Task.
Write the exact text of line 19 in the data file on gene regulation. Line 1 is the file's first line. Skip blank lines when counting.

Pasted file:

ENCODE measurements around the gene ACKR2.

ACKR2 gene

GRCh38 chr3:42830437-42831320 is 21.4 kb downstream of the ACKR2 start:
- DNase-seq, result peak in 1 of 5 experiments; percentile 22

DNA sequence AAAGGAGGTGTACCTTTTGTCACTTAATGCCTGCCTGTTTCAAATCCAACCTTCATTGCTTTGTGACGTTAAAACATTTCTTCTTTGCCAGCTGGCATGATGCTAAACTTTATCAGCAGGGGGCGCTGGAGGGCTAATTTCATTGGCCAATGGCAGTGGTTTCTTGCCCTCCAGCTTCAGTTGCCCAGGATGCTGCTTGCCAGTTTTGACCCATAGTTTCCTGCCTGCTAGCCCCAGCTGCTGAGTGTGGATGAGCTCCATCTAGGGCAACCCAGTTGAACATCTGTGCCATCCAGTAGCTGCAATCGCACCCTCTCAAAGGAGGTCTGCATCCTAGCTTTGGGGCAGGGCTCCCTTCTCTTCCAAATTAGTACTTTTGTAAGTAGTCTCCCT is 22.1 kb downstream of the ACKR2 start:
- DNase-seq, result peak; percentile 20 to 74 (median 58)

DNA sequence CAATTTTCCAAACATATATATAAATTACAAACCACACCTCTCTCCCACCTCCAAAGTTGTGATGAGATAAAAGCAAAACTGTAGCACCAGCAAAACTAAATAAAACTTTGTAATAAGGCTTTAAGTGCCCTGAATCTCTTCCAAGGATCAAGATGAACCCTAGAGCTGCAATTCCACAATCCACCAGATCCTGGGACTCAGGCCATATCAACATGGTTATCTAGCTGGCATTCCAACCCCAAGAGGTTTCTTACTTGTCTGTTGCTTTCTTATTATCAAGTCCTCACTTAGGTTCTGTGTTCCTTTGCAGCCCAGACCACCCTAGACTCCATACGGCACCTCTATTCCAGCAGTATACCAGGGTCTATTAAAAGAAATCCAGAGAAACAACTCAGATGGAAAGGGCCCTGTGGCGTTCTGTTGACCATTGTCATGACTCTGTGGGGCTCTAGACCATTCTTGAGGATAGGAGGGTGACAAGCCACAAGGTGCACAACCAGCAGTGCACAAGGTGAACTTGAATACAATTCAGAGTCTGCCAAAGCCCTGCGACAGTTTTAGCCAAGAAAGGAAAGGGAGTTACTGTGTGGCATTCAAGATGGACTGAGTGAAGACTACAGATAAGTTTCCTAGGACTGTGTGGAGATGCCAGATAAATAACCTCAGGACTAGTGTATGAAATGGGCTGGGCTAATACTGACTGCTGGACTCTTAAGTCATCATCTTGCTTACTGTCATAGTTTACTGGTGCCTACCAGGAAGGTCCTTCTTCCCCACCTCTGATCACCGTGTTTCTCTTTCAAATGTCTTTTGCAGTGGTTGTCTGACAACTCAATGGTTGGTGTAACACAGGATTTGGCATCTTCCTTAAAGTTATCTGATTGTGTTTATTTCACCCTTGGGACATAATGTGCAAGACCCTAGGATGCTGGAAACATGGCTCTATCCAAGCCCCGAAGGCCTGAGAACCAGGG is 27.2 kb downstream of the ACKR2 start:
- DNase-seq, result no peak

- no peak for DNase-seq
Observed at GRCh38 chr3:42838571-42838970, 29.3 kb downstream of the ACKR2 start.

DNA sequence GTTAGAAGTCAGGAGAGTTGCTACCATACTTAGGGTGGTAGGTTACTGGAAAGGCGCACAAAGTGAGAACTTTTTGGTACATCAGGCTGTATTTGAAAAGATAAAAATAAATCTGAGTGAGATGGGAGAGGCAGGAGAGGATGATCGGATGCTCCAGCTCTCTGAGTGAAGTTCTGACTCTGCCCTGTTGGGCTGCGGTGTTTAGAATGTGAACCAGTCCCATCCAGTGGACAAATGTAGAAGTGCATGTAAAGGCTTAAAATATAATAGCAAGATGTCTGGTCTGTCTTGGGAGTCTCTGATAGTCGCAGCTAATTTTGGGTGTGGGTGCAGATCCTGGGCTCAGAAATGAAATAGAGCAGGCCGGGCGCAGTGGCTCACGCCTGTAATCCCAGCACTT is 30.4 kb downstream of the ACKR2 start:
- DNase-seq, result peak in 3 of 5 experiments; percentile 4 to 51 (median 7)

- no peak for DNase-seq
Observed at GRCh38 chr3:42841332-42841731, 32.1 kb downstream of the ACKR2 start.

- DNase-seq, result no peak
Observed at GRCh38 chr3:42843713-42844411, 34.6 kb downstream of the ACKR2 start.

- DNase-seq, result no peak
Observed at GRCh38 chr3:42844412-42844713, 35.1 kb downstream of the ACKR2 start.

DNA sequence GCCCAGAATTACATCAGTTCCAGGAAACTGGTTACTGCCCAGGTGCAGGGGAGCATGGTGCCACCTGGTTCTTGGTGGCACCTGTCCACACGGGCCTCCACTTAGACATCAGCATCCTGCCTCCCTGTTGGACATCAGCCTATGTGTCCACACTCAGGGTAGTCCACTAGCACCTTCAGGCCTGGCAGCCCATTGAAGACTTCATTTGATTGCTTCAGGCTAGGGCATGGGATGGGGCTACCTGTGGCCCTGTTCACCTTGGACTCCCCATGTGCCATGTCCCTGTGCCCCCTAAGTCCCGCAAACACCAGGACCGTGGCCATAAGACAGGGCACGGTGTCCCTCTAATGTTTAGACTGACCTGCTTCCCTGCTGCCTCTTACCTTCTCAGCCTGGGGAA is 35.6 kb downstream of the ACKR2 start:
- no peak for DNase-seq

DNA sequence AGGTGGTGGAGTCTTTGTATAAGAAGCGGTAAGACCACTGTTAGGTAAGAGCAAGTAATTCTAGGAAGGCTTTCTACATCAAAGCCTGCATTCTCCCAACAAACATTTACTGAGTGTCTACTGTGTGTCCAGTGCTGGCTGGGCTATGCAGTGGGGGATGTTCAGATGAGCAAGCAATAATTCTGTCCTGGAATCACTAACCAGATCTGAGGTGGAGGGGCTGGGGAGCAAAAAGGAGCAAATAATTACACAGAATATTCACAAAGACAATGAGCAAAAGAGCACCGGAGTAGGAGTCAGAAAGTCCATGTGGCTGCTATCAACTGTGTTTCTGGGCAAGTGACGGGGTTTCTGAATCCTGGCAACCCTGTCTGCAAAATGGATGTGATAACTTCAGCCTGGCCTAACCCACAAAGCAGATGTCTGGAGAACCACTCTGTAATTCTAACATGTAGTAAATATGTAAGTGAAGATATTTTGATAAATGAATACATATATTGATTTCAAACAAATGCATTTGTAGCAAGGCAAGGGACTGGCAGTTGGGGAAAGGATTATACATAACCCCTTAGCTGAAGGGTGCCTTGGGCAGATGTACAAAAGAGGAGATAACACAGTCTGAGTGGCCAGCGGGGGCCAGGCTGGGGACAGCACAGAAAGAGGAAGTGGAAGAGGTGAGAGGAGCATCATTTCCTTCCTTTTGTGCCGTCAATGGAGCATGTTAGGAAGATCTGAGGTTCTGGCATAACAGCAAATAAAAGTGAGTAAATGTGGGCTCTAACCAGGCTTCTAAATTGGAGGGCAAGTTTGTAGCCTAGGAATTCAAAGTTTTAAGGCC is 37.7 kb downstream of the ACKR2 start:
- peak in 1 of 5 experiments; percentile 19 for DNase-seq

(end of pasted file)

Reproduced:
DNA sequence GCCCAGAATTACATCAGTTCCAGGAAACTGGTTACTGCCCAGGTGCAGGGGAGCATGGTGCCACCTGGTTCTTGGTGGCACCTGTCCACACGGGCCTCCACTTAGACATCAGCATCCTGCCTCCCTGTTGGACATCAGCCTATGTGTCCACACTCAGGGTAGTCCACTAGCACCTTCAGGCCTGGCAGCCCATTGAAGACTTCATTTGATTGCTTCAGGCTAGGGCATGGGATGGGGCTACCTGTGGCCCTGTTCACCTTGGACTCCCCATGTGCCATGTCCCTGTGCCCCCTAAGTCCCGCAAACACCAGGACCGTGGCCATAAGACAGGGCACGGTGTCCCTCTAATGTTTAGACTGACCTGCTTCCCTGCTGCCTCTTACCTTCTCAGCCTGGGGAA is 35.6 kb downstream of the ACKR2 start: